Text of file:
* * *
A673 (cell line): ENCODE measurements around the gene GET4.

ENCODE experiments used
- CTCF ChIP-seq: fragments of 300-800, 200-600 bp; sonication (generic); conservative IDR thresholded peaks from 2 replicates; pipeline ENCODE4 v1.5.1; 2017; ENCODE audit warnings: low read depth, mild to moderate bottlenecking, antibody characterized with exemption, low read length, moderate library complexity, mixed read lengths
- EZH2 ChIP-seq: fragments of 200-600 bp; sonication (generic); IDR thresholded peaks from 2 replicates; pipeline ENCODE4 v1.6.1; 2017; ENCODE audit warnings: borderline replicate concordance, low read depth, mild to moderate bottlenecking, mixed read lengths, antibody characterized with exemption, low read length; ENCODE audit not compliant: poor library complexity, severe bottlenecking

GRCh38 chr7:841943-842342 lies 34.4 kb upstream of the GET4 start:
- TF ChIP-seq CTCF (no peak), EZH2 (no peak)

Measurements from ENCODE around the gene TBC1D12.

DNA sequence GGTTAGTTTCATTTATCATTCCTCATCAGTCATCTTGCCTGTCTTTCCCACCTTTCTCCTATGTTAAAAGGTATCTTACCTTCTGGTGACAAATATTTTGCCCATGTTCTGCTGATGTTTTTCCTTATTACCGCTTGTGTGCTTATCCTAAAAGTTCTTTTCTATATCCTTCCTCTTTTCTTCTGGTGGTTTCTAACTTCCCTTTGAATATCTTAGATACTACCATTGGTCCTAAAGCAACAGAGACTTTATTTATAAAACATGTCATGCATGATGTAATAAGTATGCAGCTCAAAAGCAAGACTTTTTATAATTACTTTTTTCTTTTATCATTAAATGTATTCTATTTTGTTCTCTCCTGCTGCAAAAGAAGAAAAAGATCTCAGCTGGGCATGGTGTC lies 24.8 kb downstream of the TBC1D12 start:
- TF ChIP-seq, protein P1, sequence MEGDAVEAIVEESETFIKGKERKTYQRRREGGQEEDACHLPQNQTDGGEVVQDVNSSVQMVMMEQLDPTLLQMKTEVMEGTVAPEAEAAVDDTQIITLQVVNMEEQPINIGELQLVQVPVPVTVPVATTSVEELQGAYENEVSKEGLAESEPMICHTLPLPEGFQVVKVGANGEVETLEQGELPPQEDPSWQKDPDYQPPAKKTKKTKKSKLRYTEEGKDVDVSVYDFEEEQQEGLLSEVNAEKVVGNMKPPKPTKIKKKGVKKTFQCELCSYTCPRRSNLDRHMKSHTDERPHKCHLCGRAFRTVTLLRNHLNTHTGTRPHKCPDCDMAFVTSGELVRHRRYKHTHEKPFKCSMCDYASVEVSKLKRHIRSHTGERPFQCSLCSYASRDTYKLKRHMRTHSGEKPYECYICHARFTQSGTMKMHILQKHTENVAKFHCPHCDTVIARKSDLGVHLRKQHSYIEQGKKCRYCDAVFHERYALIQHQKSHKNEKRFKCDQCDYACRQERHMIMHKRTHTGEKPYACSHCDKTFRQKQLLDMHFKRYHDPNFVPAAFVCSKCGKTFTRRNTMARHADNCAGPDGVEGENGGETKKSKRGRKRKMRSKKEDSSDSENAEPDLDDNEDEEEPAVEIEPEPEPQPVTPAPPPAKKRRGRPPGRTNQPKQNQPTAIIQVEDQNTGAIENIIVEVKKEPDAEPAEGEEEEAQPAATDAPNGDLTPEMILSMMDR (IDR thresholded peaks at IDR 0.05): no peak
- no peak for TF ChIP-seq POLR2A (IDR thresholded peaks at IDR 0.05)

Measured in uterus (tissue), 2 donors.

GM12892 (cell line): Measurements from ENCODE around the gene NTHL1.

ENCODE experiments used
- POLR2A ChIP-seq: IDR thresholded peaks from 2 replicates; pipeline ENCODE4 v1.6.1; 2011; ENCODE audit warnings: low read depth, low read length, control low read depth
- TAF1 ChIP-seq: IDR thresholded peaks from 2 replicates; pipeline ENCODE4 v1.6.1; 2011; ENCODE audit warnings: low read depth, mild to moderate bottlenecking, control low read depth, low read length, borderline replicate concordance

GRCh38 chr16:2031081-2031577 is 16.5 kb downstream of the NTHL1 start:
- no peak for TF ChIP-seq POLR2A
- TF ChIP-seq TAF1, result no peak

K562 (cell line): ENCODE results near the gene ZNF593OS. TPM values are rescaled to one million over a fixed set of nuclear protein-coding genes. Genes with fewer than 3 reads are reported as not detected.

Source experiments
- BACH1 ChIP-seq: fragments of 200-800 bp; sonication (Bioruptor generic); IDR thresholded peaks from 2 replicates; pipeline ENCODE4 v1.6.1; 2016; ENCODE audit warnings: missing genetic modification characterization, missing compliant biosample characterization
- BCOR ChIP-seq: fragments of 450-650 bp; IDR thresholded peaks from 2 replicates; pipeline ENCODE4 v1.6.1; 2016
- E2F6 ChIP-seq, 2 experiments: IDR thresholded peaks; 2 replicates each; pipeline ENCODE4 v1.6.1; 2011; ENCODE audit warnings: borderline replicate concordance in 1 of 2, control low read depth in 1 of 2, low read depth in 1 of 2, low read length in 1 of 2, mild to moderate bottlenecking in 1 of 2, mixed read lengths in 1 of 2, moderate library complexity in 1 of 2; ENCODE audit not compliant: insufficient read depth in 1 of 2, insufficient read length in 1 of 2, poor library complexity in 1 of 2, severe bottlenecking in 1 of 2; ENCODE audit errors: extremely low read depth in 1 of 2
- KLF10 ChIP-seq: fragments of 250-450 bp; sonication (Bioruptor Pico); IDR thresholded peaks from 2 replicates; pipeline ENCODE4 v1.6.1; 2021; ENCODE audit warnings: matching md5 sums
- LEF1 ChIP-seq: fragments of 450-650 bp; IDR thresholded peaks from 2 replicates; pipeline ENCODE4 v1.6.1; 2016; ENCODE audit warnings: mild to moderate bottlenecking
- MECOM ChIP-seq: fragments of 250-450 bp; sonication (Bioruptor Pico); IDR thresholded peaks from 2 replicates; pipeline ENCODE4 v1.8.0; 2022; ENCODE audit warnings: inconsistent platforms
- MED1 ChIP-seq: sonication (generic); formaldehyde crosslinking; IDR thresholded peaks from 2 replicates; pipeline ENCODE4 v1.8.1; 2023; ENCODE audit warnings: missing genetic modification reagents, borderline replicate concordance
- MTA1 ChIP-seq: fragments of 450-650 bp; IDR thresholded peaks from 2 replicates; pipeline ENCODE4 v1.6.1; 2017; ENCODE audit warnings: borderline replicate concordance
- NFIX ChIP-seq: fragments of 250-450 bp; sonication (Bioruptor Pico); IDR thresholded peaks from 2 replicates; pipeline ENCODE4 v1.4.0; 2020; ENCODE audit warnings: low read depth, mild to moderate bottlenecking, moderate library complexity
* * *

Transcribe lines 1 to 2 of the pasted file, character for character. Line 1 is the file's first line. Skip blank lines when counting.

A673 (cell line): ENCODE measurements around the gene GET4.

ENCODE experiments used